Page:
Tessellation is an option provided by the material and since G3 uses material ID,s the areas that need it, like for the under arms, can be increase as compared to other ares that does not need it. With auto LOD now available one can apply a lot more detail for the up close hero model as compared to the LOD requirements from a mile away.
Even though an accurate shader was used a texture map by it’s self is never balanced as to the lighting intensity of the object that it’s applied to as a percentage of the rest of the back ground. This is why light reflectors are used in video and photography and PBR based materials lack light information directly with in the image map.
There is a couple of ways to correct this as a problem and my number 1 trick, believe it or not, is to apply a small amount of emissive lighting to the material so I can force the lighting balance of the target object with out blowing out the lighting in general to get good coverage,
To keep it short don’t underestimate the importance of PBR material construction as the rendering system will poll both the lighting and materials for the information that it needs to properly render out the object and if done right usually avoids nasty artifacts in the process.
This is a topic on to it’s self but as to the example room demo second channel lighting was used just for the character model that was focused to only increase or decrease the lighting output of this single object moving with in this space. The same for the hair relative to the hair shade I stole from the Paragon character.
Do not underestimate the use of indirect lighting or the use of HDRI. Pushing up your lighting levels generally blows out the lighting.
Consider Component Construction.
Each element of the dancer is a component of a character BP as part of the total construction and then driven by a master pose component in the BP event. Makes it easier to change out elements with out having to rebuild the animation BP based on unique requirements.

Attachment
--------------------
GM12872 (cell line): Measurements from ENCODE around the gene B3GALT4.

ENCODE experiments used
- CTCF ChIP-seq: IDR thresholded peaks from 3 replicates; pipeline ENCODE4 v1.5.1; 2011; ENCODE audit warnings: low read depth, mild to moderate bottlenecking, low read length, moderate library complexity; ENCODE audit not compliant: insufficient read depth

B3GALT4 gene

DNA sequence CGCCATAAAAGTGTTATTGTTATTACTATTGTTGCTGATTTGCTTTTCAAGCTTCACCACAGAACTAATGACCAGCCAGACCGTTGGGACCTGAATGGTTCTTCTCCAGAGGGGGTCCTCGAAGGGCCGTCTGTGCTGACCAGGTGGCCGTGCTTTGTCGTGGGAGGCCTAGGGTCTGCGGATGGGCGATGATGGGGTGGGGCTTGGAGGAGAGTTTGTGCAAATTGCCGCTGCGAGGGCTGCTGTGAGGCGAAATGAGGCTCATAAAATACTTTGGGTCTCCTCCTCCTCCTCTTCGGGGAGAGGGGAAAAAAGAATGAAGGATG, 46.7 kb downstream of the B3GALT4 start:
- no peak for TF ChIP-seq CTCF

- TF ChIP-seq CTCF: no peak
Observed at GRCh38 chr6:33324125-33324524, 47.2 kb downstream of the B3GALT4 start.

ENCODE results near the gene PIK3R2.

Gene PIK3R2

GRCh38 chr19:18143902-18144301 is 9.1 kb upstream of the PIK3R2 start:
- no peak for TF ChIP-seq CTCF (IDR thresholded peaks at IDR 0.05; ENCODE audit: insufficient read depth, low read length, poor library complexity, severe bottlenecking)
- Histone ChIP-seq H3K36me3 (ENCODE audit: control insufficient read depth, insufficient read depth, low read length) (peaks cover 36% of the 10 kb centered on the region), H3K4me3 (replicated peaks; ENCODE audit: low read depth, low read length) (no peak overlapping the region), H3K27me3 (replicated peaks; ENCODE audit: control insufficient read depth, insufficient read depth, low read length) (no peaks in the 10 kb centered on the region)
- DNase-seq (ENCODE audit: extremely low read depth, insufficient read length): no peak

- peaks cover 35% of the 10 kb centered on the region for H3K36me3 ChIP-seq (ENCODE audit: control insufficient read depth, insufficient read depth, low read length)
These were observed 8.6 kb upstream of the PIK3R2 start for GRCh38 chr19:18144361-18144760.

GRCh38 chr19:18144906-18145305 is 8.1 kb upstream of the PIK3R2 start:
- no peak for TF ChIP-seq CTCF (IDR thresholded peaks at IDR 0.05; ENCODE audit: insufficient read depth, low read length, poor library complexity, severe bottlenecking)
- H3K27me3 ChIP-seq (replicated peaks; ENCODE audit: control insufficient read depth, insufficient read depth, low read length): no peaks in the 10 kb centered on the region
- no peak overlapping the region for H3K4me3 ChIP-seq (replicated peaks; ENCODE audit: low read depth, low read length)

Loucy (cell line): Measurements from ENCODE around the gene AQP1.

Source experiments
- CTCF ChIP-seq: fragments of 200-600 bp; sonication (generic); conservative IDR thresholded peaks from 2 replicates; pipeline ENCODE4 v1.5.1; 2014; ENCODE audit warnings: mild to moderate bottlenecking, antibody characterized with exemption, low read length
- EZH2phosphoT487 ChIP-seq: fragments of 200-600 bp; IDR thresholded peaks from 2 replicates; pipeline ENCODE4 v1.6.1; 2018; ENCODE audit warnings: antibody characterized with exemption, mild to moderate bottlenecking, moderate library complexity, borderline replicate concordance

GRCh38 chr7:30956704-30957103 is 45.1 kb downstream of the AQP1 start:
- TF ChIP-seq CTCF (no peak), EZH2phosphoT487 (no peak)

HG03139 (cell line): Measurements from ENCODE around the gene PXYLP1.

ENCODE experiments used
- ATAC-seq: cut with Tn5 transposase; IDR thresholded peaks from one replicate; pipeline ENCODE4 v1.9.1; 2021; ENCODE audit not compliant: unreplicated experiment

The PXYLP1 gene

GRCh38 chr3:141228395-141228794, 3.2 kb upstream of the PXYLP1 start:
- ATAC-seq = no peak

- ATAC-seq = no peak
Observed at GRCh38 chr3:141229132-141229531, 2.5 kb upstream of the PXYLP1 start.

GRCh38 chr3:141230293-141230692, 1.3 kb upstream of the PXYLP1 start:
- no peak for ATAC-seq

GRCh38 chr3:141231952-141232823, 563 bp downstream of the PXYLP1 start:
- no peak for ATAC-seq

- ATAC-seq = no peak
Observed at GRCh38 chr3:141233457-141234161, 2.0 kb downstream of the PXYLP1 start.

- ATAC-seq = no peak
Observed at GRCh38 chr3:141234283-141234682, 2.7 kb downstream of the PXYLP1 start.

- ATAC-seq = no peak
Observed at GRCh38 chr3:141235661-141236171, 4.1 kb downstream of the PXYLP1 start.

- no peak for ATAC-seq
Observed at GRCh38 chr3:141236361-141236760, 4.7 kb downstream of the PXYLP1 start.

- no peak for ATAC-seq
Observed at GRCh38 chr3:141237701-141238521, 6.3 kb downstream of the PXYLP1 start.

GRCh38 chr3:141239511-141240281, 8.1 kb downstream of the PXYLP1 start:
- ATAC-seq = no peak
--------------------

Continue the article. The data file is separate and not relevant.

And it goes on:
Sorry if I went a bit long but some where in there is the possible cure to your problem and the only way to really figure it out is with in context of the purpose being served and having the character put it’s arm in the air showing off a blemish is not something that I’ve run across as more of a side annoyance that some how get corrected along the way.
That all said I can in my opinion recommend genesis for anyone looking for a single point framework solution as I’ve yet run across any deal breaker issues, since this little bugger,
To answer your questions: Such a pose/animation is absolutely required, otherwise I wouldn’t have even found out about that issue. Secondly, I need a perfect solution, because I often get very close to the NPC characters in my First Person Game. Thirdly, my characters have to show some skin from time to time.
The armpit shadow problem comes definitively from UE4. It’s only this annoyance, everything else works just fine as far as I can tell and the workflow (DAZ,UE) is really fast, once you know what to do.
The animation in your first video looks really nice and smooth from the given distance,
but the knee bends look strange (volume loss). Did you use any JCMs for the animation?
How would the same scene look in UE 4.25, esp. with sunlight and updated shading as the newest UE version introduced some changes with the lighting.
After having done some tests I think that the outdoor lighting got a better balance and esp. pale skinned characters don’t look as ‘over-exposed’ now.
Thanks for the tips, have tried out some of them already like using 2nd uv channel for the char, applying emissive lighting, setting material to “used with morph targets” and playing around with pbr materials and sss profile (my own one), tessalation (strange effects; probably didn’t use it correctly) etc.,
but to no avail as of yet for this specific issue, because whenever I try to brighten up that one spot, the whole skin - which is very pale already - becomes too bright. But generally some really interesting approaches I wouldn’t have thought of.
Why? See this is an instant benefit of always making your own stuff. it becomes super trivial to fix it.
Open the character in Blender, set up a “paint” material, assign the whole character to it, look up the UVs to make sure the correct one is being used. Paint the whole thing black. paint the area you want brighter white.
Save the texture out.
Bring the texture to unreal. the model and blender doesn’t matter at all.
Add a texture sampler with this texture to the skin material, use it as an Alpha to brighten the spot you need without touching the rest.
Obviously this doesn’t “solve” the light issues, but if all you want to do is lighten or even put emissive in just that area, this is it.